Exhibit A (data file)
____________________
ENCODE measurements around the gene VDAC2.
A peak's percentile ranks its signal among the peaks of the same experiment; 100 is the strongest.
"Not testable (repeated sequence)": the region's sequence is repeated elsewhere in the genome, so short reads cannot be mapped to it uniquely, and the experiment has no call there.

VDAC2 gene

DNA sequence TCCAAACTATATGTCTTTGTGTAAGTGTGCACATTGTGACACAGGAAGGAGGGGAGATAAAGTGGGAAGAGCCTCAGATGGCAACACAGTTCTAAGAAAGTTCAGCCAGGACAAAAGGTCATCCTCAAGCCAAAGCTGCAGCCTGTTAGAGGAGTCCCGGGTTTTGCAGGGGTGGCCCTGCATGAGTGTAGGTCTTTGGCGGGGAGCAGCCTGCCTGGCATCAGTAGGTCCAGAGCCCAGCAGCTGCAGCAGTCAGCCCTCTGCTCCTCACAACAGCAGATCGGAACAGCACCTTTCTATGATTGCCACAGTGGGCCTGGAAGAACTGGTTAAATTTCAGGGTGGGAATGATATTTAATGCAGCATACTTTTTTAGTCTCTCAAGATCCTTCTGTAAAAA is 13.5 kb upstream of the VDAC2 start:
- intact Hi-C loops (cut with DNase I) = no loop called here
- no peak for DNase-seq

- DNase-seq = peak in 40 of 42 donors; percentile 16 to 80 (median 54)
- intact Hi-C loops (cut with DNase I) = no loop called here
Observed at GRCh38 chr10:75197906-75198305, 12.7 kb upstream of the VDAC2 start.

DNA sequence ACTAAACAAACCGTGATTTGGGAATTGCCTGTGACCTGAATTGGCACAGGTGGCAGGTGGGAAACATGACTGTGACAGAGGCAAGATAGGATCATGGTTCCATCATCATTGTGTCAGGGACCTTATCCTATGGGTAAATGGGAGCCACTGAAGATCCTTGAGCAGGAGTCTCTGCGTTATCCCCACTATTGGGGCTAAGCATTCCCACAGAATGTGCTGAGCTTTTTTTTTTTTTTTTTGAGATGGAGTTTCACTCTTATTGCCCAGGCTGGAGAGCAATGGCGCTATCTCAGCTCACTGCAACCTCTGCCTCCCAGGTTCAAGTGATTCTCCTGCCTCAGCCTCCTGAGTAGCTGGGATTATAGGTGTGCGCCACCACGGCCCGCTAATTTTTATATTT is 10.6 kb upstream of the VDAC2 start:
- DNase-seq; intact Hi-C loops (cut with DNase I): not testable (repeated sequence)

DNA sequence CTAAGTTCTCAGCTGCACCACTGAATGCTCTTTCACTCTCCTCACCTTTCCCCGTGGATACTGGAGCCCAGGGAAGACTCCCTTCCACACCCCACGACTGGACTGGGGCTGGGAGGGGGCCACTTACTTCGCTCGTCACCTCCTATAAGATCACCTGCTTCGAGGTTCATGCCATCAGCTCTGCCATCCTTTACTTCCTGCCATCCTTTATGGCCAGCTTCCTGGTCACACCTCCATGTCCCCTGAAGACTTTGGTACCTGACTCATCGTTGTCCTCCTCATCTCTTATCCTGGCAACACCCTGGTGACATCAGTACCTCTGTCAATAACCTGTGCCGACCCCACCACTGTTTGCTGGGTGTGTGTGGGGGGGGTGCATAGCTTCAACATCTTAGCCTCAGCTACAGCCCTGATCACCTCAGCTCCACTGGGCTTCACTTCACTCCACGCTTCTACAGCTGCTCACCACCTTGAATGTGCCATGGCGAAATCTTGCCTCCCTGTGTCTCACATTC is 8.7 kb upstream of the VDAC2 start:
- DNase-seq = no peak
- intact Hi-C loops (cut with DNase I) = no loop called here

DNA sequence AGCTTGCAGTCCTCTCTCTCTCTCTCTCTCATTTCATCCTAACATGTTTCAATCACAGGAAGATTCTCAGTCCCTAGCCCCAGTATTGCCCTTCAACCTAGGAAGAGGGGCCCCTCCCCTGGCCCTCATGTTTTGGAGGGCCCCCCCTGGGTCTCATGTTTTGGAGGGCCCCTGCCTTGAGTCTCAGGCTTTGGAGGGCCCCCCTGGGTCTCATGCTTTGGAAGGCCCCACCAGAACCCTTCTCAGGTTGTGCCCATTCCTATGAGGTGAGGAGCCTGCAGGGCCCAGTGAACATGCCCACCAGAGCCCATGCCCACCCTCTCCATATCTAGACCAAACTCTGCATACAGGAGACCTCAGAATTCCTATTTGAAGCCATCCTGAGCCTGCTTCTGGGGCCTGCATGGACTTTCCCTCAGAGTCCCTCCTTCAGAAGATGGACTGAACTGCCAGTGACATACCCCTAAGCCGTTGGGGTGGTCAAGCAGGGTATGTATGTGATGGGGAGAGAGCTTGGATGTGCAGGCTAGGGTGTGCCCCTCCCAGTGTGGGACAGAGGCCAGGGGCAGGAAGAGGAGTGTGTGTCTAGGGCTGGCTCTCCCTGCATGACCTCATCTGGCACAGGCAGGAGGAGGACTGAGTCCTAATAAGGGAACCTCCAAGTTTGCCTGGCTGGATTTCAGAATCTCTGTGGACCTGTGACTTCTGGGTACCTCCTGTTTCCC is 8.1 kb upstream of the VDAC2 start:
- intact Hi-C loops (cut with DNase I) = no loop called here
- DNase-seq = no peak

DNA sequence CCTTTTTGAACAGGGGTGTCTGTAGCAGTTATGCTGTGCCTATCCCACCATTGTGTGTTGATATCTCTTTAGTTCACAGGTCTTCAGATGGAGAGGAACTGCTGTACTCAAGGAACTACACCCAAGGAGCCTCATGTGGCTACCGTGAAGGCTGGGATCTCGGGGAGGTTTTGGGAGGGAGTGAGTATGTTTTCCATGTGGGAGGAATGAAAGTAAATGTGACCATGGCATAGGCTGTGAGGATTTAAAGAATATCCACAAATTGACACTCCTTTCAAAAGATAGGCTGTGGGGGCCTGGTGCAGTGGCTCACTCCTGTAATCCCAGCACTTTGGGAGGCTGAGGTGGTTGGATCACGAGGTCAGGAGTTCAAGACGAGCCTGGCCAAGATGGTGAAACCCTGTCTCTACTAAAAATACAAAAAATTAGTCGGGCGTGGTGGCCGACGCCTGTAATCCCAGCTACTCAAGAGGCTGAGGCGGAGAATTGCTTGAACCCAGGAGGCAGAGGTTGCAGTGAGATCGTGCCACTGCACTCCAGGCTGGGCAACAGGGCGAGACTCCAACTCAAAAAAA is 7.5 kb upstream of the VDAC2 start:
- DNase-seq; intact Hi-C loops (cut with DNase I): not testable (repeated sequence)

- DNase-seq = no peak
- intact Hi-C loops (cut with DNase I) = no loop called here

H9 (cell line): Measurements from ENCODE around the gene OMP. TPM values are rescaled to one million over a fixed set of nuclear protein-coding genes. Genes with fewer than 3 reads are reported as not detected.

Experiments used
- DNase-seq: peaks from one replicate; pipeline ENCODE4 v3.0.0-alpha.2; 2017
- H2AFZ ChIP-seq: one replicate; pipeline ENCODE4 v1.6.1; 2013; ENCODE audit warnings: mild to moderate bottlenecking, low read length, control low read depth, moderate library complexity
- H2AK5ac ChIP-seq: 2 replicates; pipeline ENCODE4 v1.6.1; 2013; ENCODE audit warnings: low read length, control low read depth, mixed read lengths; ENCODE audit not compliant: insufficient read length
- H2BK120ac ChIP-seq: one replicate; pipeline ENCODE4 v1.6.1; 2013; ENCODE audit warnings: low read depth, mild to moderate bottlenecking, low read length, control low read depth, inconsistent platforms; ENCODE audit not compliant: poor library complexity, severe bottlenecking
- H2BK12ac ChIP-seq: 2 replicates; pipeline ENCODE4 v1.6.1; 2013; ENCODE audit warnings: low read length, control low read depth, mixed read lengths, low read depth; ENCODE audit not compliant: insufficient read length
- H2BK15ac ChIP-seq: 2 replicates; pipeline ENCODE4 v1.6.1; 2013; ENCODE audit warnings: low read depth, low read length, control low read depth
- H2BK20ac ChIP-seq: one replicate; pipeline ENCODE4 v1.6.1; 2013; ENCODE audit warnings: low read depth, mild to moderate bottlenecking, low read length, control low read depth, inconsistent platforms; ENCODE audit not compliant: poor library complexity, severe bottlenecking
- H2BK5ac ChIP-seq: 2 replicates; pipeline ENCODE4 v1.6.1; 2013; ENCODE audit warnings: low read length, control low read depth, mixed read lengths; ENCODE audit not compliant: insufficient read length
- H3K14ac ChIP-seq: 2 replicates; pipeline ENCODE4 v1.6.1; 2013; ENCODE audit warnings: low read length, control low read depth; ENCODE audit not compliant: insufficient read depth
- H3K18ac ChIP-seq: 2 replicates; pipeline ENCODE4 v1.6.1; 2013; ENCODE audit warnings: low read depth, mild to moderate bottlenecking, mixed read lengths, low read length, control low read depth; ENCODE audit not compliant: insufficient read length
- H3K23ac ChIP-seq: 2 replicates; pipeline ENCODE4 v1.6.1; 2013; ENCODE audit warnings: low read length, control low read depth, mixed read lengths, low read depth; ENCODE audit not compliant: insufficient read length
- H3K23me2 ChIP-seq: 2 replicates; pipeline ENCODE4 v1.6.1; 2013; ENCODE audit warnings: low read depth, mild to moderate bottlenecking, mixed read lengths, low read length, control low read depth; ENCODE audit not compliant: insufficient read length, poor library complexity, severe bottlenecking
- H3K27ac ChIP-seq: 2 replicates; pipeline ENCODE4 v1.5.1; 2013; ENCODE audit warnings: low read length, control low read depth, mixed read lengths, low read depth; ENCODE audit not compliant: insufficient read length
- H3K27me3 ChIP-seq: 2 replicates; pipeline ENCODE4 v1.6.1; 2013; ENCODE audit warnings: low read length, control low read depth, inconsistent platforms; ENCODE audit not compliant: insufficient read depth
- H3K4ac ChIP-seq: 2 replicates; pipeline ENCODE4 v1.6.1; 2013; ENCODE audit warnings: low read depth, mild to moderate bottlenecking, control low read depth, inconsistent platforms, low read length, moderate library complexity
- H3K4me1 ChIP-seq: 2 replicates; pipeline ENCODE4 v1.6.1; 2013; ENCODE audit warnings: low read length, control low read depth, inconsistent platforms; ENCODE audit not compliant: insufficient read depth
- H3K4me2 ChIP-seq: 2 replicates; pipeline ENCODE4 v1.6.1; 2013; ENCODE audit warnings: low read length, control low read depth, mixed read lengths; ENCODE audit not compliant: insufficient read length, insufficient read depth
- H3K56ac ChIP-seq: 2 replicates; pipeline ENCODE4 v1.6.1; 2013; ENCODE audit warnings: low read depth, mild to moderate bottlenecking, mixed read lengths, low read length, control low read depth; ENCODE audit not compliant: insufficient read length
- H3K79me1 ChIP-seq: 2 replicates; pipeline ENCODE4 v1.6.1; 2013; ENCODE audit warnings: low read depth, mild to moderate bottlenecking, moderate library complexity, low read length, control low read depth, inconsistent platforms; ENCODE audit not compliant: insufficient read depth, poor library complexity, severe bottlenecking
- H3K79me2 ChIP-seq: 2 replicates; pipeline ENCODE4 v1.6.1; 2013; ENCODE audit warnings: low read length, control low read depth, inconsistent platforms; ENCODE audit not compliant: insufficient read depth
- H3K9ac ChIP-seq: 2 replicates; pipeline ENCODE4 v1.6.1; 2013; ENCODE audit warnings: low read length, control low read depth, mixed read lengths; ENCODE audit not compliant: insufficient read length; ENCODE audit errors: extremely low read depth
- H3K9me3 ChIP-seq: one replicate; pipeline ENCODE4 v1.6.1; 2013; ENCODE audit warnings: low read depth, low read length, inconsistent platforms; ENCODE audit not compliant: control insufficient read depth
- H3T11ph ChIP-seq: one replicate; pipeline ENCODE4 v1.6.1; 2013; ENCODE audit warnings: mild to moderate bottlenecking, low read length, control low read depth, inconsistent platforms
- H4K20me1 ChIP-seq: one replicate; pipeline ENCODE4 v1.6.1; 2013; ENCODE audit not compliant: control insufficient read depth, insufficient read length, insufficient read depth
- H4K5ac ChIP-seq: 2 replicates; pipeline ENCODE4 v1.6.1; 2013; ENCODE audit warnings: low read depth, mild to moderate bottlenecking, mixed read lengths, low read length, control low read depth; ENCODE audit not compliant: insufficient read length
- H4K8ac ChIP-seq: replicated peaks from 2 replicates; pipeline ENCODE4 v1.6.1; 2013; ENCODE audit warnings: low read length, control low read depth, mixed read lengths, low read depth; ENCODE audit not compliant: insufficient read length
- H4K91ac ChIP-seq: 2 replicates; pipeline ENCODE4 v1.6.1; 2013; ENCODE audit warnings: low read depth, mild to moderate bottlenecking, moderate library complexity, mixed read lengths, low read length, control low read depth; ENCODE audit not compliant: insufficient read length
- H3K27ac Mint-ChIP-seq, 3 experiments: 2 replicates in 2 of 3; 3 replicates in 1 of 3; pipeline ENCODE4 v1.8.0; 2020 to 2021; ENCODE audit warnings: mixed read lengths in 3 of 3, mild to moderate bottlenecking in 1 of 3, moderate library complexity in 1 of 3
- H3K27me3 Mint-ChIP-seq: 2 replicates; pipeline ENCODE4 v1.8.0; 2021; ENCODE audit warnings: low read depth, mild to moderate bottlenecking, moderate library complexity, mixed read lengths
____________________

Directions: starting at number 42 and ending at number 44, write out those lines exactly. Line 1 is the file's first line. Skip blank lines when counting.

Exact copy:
- H3K56ac ChIP-seq: 2 replicates; pipeline ENCODE4 v1.6.1; 2013; ENCODE audit warnings: low read depth, mild to moderate bottlenecking, mixed read lengths, low read length, control low read depth; ENCODE audit not compliant: insufficient read length
- H3K79me1 ChIP-seq: 2 replicates; pipeline ENCODE4 v1.6.1; 2013; ENCODE audit warnings: low read depth, mild to moderate bottlenecking, moderate library complexity, low read length, control low read depth, inconsistent platforms; ENCODE audit not compliant: insufficient read depth, poor library complexity, severe bottlenecking
- H3K79me2 ChIP-seq: 2 replicates; pipeline ENCODE4 v1.6.1; 2013; ENCODE audit warnings: low read length, control low read depth, inconsistent platforms; ENCODE audit not compliant: insufficient read depth